I'm teaching PSL this week with Esther and Jerry. I met one of the participants for the first time yesterday morning, and he thanked me for writing the Hiring the Best Knowledge Workers book. I thanked him, and asked what he liked the best.
He said that the advice about thinking about the attractors for the job advertisement was what helped him the most. He didn't ask for technical skills in the ad; he discussed the work people would do. At the end of the ad, he asked for a code snippet of the work the candidate was most proud of.
This is one sharp hiring manager. He managed to avoid the laundry list job description, and ask for an audition in the ad. A candidate who doesn't include a code snippet is a candidate you don't need to consider for that position.
He had over 100 candidates for this one position–at a time of relatively high employment in his country. A number of candidates thanked him. Asking for that code snippet made them think about what was important to them as individuals.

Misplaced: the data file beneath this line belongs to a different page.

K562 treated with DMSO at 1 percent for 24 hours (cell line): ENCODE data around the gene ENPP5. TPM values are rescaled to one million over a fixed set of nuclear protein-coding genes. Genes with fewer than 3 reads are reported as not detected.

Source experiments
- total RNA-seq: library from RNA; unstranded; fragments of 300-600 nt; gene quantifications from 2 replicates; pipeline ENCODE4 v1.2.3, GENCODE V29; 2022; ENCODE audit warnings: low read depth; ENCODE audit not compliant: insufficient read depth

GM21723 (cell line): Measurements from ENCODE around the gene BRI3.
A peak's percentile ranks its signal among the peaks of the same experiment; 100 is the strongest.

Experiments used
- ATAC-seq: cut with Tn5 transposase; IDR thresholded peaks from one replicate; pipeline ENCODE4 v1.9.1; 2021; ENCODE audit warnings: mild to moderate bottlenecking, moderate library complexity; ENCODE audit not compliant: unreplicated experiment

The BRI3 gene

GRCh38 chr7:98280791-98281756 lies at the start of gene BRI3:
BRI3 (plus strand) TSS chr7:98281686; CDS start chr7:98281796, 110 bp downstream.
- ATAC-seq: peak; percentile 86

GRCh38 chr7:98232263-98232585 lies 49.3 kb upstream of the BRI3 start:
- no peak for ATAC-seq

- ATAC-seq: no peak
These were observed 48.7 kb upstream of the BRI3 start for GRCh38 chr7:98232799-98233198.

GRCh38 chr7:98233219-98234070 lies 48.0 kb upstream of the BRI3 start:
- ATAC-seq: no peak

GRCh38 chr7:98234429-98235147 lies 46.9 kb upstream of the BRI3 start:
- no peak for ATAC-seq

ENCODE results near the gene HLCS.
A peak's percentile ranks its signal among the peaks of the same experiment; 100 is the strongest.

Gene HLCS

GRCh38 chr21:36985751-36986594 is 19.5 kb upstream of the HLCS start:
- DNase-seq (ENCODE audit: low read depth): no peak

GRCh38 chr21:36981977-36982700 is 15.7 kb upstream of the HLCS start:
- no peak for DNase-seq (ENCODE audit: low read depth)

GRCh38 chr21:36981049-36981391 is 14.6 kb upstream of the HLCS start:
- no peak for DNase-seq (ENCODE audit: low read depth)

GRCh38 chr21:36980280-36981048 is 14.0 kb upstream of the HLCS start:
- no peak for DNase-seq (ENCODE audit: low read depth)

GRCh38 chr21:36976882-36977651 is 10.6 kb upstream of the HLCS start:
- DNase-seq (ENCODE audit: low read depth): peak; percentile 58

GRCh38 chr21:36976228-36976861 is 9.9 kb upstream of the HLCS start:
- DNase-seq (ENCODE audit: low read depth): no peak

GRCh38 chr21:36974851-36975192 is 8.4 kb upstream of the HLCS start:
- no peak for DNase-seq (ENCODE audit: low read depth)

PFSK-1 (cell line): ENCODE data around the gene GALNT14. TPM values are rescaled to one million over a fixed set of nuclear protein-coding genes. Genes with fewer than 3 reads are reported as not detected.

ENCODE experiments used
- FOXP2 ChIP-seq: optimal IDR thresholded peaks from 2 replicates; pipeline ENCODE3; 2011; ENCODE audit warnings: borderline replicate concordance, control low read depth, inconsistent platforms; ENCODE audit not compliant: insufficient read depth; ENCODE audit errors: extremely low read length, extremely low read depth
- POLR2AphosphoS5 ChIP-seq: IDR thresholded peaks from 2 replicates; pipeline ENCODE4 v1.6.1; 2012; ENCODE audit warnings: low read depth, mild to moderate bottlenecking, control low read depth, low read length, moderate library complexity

He hired someone–a candidate with different domain expertise, but someone who would fit the culture and could perform the activities and deliverables required by the job. That person has gone on to be a senior technical leader in the organization and has won internal awards.
Here's what the ad did for him:
- It provided a filter (via audition) by which to eliminate unsuitable candidates, with the code snippet
- It helped candidates see what it might be like to work for him
- It enhanced his expertise as a hiring manager
- It made him a mentor to these candidates!
I was happy if an ad filtered candidates for me. If the right kinds of people applied and the people who weren't right didn't apply, I was happy. Seems I set my sights too low 🙂
Think about what you want your ad to say, when you are hiring for a job. It might do more for you than you can imagine